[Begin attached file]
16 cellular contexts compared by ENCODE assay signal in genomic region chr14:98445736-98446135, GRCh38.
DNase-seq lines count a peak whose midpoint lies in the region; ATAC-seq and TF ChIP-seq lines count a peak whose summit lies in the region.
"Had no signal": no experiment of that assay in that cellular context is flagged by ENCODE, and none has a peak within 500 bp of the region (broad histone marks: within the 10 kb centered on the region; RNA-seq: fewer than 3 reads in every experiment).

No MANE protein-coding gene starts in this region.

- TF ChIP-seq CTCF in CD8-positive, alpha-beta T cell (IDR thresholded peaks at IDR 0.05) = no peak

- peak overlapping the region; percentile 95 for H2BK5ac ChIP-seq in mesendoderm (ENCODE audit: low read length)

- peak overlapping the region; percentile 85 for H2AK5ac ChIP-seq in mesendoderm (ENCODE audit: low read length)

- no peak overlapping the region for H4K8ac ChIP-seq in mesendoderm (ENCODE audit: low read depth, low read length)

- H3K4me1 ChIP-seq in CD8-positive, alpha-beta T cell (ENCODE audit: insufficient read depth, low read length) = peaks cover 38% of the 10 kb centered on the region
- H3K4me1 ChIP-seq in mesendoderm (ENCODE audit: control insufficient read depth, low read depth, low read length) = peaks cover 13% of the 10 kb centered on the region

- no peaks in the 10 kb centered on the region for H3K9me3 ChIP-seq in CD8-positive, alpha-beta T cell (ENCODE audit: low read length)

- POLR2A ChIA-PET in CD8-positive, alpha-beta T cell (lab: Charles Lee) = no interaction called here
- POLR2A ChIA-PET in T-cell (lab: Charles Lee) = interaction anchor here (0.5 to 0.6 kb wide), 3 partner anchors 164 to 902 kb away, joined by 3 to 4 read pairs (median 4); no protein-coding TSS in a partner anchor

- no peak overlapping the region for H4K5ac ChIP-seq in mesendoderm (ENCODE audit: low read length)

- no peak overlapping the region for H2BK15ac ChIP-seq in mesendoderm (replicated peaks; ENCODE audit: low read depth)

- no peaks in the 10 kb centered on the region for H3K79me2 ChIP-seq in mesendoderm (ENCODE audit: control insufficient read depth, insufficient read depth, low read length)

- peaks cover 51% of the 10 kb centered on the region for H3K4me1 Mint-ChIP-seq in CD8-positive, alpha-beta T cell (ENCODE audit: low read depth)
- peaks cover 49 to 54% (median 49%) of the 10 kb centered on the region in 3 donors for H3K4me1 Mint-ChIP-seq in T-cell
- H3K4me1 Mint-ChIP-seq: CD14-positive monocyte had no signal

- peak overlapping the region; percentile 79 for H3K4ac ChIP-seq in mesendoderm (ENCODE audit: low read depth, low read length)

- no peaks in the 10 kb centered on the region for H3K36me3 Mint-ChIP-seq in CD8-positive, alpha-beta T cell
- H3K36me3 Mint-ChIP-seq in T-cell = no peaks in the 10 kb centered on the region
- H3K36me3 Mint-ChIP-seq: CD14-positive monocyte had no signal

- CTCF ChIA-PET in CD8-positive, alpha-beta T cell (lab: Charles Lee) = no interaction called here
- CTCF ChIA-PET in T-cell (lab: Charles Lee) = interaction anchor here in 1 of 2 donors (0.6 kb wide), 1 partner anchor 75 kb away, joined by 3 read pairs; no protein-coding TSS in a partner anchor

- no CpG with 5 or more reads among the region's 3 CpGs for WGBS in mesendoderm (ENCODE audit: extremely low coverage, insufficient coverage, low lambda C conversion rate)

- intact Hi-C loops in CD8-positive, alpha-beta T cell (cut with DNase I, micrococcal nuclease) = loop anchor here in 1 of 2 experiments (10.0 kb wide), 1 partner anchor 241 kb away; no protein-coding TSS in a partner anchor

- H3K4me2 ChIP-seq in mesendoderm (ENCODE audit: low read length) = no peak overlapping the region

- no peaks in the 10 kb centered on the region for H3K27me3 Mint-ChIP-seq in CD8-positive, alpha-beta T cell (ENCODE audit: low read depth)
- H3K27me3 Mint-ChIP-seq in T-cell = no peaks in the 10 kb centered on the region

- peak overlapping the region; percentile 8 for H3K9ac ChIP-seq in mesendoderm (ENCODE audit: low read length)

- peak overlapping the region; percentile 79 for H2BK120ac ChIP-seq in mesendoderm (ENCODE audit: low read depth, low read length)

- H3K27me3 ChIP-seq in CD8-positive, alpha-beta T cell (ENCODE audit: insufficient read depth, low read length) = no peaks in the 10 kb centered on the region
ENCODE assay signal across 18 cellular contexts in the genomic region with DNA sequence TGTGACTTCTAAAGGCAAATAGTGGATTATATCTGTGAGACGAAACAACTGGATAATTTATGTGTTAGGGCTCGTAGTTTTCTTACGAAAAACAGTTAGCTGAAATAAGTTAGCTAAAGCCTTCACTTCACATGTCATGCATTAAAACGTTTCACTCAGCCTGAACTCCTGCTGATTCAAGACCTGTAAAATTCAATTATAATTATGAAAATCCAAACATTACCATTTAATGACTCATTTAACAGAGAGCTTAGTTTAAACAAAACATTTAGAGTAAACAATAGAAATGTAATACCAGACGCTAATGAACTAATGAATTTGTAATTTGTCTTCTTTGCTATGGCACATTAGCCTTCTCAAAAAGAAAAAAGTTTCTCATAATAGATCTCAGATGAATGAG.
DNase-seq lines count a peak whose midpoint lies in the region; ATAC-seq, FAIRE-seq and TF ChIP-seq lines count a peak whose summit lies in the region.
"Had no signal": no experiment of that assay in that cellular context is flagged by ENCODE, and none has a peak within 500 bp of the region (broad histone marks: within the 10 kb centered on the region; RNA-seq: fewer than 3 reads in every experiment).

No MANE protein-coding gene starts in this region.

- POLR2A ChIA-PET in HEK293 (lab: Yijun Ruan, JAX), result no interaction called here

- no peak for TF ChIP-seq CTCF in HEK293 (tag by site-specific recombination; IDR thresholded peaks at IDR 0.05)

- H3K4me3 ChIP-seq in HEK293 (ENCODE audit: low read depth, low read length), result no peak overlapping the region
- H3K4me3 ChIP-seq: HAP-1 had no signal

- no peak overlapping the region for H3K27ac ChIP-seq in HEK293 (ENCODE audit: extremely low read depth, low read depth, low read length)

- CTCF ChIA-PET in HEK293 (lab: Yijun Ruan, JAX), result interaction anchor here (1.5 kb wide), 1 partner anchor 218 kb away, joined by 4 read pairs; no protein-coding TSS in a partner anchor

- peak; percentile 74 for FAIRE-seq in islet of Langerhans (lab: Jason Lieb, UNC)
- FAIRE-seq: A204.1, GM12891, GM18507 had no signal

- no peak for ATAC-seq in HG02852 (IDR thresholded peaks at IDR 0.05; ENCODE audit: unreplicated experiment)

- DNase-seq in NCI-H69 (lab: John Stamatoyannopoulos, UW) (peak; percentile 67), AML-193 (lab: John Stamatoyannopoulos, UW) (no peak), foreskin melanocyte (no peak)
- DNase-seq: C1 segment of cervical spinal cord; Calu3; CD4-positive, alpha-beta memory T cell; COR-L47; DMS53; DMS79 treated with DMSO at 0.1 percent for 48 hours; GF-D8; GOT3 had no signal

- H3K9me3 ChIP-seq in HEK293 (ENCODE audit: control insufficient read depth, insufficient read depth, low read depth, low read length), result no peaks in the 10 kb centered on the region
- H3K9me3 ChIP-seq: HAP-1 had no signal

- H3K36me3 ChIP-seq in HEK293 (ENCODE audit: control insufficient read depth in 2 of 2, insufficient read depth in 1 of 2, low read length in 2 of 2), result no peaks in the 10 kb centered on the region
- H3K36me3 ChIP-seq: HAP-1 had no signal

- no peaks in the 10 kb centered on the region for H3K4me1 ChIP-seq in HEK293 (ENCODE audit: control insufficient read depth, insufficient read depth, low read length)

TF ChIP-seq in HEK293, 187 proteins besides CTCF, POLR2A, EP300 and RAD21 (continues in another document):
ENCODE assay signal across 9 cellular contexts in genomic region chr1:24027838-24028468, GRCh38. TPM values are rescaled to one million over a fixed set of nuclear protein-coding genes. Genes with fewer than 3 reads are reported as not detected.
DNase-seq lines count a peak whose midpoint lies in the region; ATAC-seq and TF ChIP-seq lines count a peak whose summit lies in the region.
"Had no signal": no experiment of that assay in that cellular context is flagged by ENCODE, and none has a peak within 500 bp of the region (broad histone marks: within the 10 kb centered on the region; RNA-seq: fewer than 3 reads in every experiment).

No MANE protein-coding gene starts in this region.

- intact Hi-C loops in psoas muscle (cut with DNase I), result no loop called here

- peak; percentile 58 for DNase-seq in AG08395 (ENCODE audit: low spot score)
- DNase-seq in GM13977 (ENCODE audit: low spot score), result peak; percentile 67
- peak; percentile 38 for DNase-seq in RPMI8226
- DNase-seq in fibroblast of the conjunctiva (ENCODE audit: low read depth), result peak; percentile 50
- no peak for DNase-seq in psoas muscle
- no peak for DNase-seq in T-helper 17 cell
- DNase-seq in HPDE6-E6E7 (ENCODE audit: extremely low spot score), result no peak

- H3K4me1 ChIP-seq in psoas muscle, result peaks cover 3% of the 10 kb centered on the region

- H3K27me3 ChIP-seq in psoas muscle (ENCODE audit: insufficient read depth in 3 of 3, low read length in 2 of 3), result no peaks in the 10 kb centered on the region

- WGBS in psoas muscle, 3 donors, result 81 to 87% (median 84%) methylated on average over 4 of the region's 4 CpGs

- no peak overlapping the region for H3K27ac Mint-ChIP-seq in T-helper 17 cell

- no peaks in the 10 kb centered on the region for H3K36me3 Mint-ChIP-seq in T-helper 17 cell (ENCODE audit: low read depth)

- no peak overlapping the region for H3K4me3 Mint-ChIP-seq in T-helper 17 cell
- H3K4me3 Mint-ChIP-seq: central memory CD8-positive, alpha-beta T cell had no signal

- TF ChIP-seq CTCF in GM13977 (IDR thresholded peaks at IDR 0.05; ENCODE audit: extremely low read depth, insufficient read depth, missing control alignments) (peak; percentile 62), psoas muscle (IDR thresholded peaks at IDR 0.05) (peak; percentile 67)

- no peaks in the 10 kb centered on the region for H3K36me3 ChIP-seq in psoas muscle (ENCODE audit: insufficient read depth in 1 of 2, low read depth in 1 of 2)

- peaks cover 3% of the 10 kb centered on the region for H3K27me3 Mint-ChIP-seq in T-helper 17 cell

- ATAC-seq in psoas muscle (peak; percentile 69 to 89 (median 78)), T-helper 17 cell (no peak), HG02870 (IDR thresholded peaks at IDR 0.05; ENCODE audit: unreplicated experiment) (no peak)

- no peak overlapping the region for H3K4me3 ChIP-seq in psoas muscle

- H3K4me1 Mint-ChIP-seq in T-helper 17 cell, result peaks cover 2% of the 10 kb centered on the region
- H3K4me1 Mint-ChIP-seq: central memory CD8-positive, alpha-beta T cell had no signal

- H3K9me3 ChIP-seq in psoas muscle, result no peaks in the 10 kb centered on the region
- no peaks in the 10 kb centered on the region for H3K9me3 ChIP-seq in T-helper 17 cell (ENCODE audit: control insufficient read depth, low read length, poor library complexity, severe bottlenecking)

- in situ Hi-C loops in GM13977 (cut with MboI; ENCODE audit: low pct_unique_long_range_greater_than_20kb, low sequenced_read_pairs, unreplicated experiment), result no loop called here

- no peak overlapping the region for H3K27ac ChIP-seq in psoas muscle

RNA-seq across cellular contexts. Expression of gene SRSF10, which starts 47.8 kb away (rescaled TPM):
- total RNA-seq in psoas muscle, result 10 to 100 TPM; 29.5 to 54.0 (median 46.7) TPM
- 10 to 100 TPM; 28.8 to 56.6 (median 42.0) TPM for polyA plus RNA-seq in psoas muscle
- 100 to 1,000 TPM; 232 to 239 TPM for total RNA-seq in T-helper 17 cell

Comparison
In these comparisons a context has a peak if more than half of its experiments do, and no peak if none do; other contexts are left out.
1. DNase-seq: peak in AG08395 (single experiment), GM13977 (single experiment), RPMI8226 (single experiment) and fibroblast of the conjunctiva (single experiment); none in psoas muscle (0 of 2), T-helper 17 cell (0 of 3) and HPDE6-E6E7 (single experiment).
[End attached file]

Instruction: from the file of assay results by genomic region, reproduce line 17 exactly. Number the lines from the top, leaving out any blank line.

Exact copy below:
- peaks cover 51% of the 10 kb centered on the region for H3K4me1 Mint-ChIP-seq in CD8-positive, alpha-beta T cell (ENCODE audit: low read depth)